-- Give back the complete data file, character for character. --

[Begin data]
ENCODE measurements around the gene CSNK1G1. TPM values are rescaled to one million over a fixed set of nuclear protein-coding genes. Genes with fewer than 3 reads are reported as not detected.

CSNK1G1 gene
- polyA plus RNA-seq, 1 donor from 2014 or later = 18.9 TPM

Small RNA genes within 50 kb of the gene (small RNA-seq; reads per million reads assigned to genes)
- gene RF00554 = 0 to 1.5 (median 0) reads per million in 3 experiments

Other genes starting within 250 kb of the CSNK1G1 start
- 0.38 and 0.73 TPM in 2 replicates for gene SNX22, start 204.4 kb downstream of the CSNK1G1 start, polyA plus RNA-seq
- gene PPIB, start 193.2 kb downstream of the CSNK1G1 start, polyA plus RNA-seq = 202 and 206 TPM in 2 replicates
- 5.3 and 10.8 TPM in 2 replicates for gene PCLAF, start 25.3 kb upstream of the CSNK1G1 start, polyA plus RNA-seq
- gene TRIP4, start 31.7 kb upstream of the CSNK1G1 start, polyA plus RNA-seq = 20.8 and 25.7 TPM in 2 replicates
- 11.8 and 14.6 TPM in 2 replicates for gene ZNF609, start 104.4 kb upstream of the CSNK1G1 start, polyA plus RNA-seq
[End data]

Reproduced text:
ENCODE measurements around the gene CSNK1G1. TPM values are rescaled to one million over a fixed set of nuclear protein-coding genes. Genes with fewer than 3 reads are reported as not detected.

CSNK1G1 gene
- polyA plus RNA-seq, 1 donor from 2014 or later = 18.9 TPM

Small RNA genes within 50 kb of the gene (small RNA-seq; reads per million reads assigned to genes)
- gene RF00554 = 0 to 1.5 (median 0) reads per million in 3 experiments

Other genes starting within 250 kb of the CSNK1G1 start
- 0.38 and 0.73 TPM in 2 replicates for gene SNX22, start 204.4 kb downstream of the CSNK1G1 start, polyA plus RNA-seq
- gene PPIB, start 193.2 kb downstream of the CSNK1G1 start, polyA plus RNA-seq = 202 and 206 TPM in 2 replicates
- 5.3 and 10.8 TPM in 2 replicates for gene PCLAF, start 25.3 kb upstream of the CSNK1G1 start, polyA plus RNA-seq
- gene TRIP4, start 31.7 kb upstream of the CSNK1G1 start, polyA plus RNA-seq = 20.8 and 25.7 TPM in 2 replicates
- 11.8 and 14.6 TPM in 2 replicates for gene ZNF609, start 104.4 kb upstream of the CSNK1G1 start, polyA plus RNA-seq